Film Review: Run Lola Run
What do you do if you get a frantic phonecall from your beloved telling you they require 100,000 notes of hard currency in 20 minutes on pain of (their) death? This is the dilemma faced by the fiery-haired protagonist Lola played by Franke Potente. From the first moment that we encounter her, the film races along at breakneck speed forcing the viewer to keep up.
Her boyfriend Manni (Moritz Bleibtreu) has botched a massive smuggling job for an underworld crimelord (Heino Ferch). A moment's lapse of concentration has lost him the heist and no explanations will placate the boss. Lola is forced to take drastic action and begins her marathon quest to sort everything out. Shots of Lola running desperately through the streets are backed by a pulsating techno sound-track, also written by the film's director Tom Tykwer. Three different versions with of the story are told with very different endings. It all has the effect of Groundhog Day on Speed. Although fate is one of the main themes running through the film, it is also alluded to in small snatches of detail by Lola's encounters with people she passes on the street.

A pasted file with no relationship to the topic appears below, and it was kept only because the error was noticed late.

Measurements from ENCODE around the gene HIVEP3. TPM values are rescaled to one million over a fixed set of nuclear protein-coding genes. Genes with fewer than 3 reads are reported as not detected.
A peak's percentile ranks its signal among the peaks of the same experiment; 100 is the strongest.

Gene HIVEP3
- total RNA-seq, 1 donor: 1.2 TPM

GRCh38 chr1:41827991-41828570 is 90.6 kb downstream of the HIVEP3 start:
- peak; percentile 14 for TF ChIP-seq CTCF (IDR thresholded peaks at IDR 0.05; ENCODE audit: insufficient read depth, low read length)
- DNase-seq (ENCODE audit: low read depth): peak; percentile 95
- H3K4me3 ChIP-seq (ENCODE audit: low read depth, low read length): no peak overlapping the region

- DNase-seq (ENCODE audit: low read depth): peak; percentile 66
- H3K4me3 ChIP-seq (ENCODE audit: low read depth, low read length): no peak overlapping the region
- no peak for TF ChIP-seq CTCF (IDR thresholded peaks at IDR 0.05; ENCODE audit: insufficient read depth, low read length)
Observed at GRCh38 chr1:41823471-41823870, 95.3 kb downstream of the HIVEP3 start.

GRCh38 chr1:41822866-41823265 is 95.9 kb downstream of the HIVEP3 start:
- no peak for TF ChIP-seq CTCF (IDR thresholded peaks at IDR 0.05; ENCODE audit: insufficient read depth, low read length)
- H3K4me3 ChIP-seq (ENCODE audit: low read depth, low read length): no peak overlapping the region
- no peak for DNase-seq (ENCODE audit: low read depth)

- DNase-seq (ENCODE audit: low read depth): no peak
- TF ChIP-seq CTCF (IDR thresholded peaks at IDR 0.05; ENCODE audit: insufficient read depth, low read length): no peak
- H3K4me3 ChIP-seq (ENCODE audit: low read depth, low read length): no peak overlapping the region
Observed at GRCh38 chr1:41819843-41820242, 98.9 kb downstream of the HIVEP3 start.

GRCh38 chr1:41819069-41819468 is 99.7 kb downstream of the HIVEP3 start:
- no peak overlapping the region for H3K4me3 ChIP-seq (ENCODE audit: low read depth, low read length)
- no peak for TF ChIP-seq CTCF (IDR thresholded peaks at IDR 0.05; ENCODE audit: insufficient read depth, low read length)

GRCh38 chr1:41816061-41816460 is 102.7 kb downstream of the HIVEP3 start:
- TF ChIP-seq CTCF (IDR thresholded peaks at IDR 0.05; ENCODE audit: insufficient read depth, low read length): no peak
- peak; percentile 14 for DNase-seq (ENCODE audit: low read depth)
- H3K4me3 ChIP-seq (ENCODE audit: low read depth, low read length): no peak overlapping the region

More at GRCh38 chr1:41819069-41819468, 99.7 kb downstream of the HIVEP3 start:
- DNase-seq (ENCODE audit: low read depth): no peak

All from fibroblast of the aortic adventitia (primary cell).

This pacy race-against-time is interspersed with deeply black humour, notably Lola and Manni's post-coital pillow talk and Lola's sporadic screaming fits throughout (particularly in the uber-lavish casino). Tykwer shoots the minor sub-plots in a hand-held camcorder style which doesn't distract from the main story. He also uses snippets of crudely drawn animation at times - not dissimilar to those awful Haribo ads - to replace shots of Lola racing around Berlin which have a quirky effect.
At a mere 80 minutes, this is a worthy offering from a talented director. From the non-stop plot and triangular narrative structure, to the infectious sound-track, Run Lola run will leave you out of breath and wishing it wasn't over so quickly.
'Run Lola Run' is on show in Dublin's IFC until Feb 4, 2000